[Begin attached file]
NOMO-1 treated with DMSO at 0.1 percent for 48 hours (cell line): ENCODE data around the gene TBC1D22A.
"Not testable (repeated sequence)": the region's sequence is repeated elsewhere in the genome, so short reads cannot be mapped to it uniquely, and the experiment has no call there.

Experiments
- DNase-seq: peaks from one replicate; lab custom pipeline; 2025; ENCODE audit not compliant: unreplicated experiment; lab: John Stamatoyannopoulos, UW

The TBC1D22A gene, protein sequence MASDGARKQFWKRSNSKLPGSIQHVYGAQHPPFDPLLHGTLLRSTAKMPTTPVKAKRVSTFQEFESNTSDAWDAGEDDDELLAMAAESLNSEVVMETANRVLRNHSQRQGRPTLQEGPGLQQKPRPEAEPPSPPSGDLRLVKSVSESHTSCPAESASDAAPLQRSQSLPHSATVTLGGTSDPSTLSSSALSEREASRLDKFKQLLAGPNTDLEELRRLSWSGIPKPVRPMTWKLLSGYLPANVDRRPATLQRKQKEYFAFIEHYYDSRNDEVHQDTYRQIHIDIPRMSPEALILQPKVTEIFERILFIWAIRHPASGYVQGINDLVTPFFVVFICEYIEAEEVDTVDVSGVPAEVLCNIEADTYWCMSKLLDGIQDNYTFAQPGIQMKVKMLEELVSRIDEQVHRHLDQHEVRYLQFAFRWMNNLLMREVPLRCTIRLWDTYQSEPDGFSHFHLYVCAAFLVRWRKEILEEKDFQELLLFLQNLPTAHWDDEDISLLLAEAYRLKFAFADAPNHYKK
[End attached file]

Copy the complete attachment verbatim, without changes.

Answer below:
NOMO-1 treated with DMSO at 0.1 percent for 48 hours (cell line): ENCODE data around the gene TBC1D22A.
"Not testable (repeated sequence)": the region's sequence is repeated elsewhere in the genome, so short reads cannot be mapped to it uniquely, and the experiment has no call there.

Experiments
- DNase-seq: peaks from one replicate; lab custom pipeline; 2025; ENCODE audit not compliant: unreplicated experiment; lab: John Stamatoyannopoulos, UW

The TBC1D22A gene, protein sequence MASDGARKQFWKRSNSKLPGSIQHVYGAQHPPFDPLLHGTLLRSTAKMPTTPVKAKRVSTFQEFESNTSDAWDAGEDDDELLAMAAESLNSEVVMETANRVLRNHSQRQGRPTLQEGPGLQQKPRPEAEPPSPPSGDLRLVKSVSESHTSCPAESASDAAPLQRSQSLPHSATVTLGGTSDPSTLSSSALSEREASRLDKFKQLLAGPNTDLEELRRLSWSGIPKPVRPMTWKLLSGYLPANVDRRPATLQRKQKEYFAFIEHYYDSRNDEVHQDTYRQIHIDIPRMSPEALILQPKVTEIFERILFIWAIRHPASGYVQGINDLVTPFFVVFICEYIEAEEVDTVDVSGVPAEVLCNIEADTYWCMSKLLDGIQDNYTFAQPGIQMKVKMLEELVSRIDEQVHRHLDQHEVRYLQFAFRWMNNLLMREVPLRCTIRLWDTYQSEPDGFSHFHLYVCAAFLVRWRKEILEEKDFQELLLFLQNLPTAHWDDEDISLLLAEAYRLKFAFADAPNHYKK